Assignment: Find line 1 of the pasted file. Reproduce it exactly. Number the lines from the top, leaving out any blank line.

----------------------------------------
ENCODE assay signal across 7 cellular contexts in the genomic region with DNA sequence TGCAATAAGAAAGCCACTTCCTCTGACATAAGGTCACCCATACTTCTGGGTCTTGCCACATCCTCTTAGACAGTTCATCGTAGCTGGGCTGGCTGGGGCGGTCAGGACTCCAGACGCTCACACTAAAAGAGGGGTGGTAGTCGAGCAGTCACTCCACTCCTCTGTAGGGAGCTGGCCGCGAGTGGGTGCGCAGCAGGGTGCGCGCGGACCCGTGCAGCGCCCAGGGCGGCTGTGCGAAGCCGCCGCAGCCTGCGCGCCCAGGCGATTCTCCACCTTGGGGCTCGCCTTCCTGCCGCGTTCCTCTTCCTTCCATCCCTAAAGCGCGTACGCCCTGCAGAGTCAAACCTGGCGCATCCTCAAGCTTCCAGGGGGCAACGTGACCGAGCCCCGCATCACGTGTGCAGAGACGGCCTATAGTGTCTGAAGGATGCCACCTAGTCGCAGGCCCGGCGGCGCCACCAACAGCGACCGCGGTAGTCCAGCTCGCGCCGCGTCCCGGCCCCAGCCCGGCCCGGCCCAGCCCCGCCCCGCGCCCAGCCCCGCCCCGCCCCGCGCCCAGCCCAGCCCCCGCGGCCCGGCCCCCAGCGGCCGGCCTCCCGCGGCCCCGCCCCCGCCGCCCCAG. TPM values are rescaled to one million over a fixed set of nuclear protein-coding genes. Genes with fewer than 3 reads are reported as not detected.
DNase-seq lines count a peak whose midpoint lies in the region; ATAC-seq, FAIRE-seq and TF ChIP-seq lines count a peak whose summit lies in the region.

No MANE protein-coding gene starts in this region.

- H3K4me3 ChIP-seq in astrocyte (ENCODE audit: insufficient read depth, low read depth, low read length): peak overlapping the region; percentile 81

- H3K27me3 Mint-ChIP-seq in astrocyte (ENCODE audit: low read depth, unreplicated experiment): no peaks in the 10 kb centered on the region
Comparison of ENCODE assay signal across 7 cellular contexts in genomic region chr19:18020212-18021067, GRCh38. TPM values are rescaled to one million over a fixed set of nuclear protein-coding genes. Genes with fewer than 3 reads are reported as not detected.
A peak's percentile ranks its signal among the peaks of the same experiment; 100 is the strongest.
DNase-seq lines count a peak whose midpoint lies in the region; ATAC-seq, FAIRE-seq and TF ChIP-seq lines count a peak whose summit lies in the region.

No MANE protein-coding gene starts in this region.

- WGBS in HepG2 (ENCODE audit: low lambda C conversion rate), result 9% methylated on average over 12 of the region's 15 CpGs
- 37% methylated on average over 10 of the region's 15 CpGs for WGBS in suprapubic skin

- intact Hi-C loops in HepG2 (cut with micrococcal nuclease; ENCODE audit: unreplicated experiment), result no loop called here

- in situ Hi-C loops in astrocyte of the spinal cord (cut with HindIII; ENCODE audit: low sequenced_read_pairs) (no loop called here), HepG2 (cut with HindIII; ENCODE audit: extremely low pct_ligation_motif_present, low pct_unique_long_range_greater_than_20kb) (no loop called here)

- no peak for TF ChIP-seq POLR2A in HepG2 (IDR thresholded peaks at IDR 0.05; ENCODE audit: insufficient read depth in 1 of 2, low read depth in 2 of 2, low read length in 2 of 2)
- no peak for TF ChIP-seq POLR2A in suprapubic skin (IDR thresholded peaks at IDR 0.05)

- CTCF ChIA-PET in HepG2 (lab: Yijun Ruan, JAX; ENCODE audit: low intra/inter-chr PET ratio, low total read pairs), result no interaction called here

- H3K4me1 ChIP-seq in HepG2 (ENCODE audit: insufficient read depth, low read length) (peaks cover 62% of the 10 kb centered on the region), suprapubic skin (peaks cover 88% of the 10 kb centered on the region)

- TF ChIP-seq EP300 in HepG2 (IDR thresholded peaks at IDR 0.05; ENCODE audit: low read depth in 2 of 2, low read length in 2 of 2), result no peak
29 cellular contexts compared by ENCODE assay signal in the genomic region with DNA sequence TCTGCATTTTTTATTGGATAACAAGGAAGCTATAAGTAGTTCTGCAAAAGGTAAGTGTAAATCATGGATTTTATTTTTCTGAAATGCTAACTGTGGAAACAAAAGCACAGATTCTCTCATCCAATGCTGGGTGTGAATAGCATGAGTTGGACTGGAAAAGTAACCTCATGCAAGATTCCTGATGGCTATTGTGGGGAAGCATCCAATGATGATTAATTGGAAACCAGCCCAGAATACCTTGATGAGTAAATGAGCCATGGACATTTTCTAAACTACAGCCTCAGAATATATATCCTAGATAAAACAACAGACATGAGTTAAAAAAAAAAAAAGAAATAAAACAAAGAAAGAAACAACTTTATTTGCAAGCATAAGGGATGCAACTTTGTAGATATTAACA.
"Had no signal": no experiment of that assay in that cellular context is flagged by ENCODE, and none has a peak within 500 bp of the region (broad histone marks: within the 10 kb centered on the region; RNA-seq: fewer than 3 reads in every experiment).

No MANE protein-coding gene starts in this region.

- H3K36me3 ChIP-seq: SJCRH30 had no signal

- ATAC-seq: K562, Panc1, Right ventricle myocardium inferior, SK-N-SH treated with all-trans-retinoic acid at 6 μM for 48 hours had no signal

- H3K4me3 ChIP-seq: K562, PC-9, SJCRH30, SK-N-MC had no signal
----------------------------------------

ENCODE assay signal across 7 cellular contexts in the genomic region with DNA sequence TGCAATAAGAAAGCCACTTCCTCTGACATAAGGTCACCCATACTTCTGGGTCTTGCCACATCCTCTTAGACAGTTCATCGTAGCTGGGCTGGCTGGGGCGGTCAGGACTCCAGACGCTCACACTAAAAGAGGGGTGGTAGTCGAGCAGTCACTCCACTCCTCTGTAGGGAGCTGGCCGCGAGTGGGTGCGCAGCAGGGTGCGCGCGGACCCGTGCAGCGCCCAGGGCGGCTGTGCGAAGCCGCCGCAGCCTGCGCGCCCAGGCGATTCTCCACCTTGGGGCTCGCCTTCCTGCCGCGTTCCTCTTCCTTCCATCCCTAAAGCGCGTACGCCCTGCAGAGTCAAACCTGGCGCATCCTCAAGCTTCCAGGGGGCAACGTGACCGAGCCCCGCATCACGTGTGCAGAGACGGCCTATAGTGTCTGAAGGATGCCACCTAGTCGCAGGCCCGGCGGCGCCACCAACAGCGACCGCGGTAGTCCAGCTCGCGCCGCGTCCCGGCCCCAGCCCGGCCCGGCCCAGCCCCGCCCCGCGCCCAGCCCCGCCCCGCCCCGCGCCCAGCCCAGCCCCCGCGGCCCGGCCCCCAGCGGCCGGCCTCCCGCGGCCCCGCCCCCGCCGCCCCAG. TPM values are rescaled to one million over a fixed set of nuclear protein-coding genes. Genes with fewer than 3 reads are reported as not detected.